>>>>>>>    (lrotate CNT1))
>>>>>>
>>>>>> Note that this will _explicitely_ require a conversion.  That is, if T == T2
>>>>>> it won't match because the conversion to T will not be there, nor if X
>>>>>> is already of type T2.
>>>>>>
>>>>>> Which means that we want to match multiple variants of this
>>>>>> (with conversions in place or not).  Hmm.  Maybe with extending 'for' like
>>>>>>
>>>>>> (for cvt1 in convert *
>>>>>>   (fot cvt2 in convert *
>>>>>>     (plus@2 (cvt1 (lshift@0 (cvt2 X) CNT1))
>>>>>>                  (cvt1 (rshift@1 (cvt2 X) CNT2)))
>>>>>> ...
>>>>>>
>>>>>> adding an "empty" operator to the list of operators to substitute for cvt1
>>>>>> and allowing nested for.  The "empty" operator would necessarily be
>>>>>> unary and be just un-wrapped.
>>>>> Would it be better to have syntax (say using ?) for denoting that an
>>>>> operator is optional ?
>>>>> operator should be unary, and it's operand must be an expression.
>>>>>
>>>>> so the pattern becomes sth like:
>>>>> (plus@2 (convert? (lshift@0 (convert? X) CNT1))
>>>>>              (convert? (rshift@1 (convert? X) CNT2)))
>>>>>
>>>> Let me rephrase it.
>>>> An operator can be marked optional, if
>>>> a) it's unary
>>>> b) if in outermost-expr, the operand must be an expression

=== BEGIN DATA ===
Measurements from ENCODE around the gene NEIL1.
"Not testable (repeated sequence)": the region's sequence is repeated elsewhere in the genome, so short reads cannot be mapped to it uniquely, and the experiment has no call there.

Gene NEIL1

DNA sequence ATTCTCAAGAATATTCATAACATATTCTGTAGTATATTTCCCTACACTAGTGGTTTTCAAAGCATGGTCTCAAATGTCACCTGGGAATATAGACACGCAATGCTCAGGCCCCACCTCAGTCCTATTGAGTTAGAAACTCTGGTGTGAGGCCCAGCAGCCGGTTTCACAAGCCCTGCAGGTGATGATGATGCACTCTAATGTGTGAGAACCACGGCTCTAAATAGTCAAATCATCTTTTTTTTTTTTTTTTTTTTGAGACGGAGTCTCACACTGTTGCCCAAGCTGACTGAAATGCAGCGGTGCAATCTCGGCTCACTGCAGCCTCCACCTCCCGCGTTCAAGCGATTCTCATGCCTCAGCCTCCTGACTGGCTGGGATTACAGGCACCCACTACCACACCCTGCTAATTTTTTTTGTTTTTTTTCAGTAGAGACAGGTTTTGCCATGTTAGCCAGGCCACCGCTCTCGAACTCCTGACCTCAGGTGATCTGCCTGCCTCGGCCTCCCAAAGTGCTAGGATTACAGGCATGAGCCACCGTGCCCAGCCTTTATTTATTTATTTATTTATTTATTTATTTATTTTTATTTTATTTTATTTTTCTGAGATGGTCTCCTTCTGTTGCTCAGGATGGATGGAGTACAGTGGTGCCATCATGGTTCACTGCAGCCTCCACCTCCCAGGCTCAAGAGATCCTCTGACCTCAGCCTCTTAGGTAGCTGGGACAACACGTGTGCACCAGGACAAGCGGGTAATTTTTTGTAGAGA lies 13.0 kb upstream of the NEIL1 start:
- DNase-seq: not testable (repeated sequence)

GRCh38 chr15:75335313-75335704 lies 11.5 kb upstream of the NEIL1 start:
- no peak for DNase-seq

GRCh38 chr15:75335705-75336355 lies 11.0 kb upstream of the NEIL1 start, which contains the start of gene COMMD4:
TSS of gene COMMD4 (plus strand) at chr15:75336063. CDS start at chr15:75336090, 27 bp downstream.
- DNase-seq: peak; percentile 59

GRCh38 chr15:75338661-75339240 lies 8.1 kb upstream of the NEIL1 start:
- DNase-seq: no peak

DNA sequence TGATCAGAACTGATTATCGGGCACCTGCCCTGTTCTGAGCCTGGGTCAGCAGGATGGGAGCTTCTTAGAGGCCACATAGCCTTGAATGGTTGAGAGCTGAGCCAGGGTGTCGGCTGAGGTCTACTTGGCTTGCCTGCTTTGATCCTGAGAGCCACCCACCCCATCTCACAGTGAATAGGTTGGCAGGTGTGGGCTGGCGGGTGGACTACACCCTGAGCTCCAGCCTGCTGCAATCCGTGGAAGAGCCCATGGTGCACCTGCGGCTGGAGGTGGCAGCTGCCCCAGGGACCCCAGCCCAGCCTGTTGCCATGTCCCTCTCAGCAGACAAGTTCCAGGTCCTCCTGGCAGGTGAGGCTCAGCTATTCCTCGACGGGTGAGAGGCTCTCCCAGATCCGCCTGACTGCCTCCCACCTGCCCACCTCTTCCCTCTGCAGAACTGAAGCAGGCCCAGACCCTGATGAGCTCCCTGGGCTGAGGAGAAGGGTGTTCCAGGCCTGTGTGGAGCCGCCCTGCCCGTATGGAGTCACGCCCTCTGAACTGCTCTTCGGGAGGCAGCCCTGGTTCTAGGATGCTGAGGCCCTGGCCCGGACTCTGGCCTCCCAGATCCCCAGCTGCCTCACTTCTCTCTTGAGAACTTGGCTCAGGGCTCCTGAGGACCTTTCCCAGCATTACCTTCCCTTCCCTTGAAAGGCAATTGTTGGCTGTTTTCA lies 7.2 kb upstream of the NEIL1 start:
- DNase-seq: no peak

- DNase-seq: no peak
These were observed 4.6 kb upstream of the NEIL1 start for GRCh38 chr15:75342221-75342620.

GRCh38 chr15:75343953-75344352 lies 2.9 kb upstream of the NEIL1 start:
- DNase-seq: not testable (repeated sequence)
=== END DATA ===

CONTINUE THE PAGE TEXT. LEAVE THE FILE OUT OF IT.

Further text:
>>>>
>>>> I want to reject case like:
>>>> (negate? @0)
>>>>
>>>> (op? operand)
>>>> generates code :
>>>> match (op)
>>>>    match (operand)
>>>>
>>>> and once without op
>>>> match (operand)
>>>>
>>>> Implementation-wise I think, we could duplicate the AST, like we do
>>>> for "for pattern".
>>>> Would that be okay ?
>>>
>>> I thought of something similar but how exactly would you do the
>>> duplication in the above example?  The point is that we know
>>> that the conversions will exist in pairs, that is, either
>>> the two outer and no inner or no outer and both inner or
>>> both outer and both inner.  You can express that with the
>>> nested for - with just a '?' you can't do that.  Of course you could
>>> do sth like
>>>
>>> (plus@2 (convert?1 (lshift@0 (convert?2 X) CNT1))
>>>              (convert?1 (rshift@1 (convert?2 X) CNT2)))
>>>